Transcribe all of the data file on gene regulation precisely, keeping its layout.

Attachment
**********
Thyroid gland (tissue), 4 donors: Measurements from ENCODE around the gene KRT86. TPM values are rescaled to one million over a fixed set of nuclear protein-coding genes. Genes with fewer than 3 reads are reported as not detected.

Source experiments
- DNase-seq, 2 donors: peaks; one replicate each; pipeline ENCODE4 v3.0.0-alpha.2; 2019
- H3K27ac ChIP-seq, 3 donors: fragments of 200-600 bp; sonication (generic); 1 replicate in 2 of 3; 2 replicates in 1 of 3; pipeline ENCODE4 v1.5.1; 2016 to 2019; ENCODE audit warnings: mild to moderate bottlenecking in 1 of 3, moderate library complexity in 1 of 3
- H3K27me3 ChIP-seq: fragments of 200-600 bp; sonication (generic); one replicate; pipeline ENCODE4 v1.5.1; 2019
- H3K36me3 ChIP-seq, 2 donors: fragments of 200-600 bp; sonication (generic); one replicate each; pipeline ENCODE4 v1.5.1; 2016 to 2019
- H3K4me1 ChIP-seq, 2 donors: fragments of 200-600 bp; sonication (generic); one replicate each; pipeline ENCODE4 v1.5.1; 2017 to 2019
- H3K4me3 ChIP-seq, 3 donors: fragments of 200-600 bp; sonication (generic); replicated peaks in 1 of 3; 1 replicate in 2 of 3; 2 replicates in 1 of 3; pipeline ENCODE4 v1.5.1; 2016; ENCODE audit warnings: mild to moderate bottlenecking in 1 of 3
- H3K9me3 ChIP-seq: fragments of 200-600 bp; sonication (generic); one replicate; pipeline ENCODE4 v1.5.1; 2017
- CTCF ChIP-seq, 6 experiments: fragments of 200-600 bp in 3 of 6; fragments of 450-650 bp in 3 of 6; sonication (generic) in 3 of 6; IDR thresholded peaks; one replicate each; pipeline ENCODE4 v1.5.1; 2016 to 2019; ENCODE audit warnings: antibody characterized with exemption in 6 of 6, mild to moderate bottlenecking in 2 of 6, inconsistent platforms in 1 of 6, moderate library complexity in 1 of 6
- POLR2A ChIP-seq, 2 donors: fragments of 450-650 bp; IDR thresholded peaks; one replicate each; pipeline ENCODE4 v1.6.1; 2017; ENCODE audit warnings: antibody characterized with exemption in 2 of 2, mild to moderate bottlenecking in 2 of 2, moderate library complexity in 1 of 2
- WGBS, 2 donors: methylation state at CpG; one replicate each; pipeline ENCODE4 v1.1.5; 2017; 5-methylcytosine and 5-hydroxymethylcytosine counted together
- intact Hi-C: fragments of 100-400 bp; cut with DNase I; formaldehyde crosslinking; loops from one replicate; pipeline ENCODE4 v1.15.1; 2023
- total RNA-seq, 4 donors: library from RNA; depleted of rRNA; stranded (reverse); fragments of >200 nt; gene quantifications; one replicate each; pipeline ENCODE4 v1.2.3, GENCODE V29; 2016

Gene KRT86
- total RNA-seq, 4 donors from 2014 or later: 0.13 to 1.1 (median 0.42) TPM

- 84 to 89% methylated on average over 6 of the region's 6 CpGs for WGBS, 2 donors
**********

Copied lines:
Thyroid gland (tissue), 4 donors: Measurements from ENCODE around the gene KRT86. TPM values are rescaled to one million over a fixed set of nuclear protein-coding genes. Genes with fewer than 3 reads are reported as not detected.

Source experiments
- DNase-seq, 2 donors: peaks; one replicate each; pipeline ENCODE4 v3.0.0-alpha.2; 2019
- H3K27ac ChIP-seq, 3 donors: fragments of 200-600 bp; sonication (generic); 1 replicate in 2 of 3; 2 replicates in 1 of 3; pipeline ENCODE4 v1.5.1; 2016 to 2019; ENCODE audit warnings: mild to moderate bottlenecking in 1 of 3, moderate library complexity in 1 of 3
- H3K27me3 ChIP-seq: fragments of 200-600 bp; sonication (generic); one replicate; pipeline ENCODE4 v1.5.1; 2019
- H3K36me3 ChIP-seq, 2 donors: fragments of 200-600 bp; sonication (generic); one replicate each; pipeline ENCODE4 v1.5.1; 2016 to 2019
- H3K4me1 ChIP-seq, 2 donors: fragments of 200-600 bp; sonication (generic); one replicate each; pipeline ENCODE4 v1.5.1; 2017 to 2019
- H3K4me3 ChIP-seq, 3 donors: fragments of 200-600 bp; sonication (generic); replicated peaks in 1 of 3; 1 replicate in 2 of 3; 2 replicates in 1 of 3; pipeline ENCODE4 v1.5.1; 2016; ENCODE audit warnings: mild to moderate bottlenecking in 1 of 3
- H3K9me3 ChIP-seq: fragments of 200-600 bp; sonication (generic); one replicate; pipeline ENCODE4 v1.5.1; 2017
- CTCF ChIP-seq, 6 experiments: fragments of 200-600 bp in 3 of 6; fragments of 450-650 bp in 3 of 6; sonication (generic) in 3 of 6; IDR thresholded peaks; one replicate each; pipeline ENCODE4 v1.5.1; 2016 to 2019; ENCODE audit warnings: antibody characterized with exemption in 6 of 6, mild to moderate bottlenecking in 2 of 6, inconsistent platforms in 1 of 6, moderate library complexity in 1 of 6
- POLR2A ChIP-seq, 2 donors: fragments of 450-650 bp; IDR thresholded peaks; one replicate each; pipeline ENCODE4 v1.6.1; 2017; ENCODE audit warnings: antibody characterized with exemption in 2 of 2, mild to moderate bottlenecking in 2 of 2, moderate library complexity in 1 of 2
- WGBS, 2 donors: methylation state at CpG; one replicate each; pipeline ENCODE4 v1.1.5; 2017; 5-methylcytosine and 5-hydroxymethylcytosine counted together
- intact Hi-C: fragments of 100-400 bp; cut with DNase I; formaldehyde crosslinking; loops from one replicate; pipeline ENCODE4 v1.15.1; 2023
- total RNA-seq, 4 donors: library from RNA; depleted of rRNA; stranded (reverse); fragments of >200 nt; gene quantifications; one replicate each; pipeline ENCODE4 v1.2.3, GENCODE V29; 2016

Gene KRT86
- total RNA-seq, 4 donors from 2014 or later: 0.13 to 1.1 (median 0.42) TPM

- 84 to 89% methylated on average over 6 of the region's 6 CpGs for WGBS, 2 donors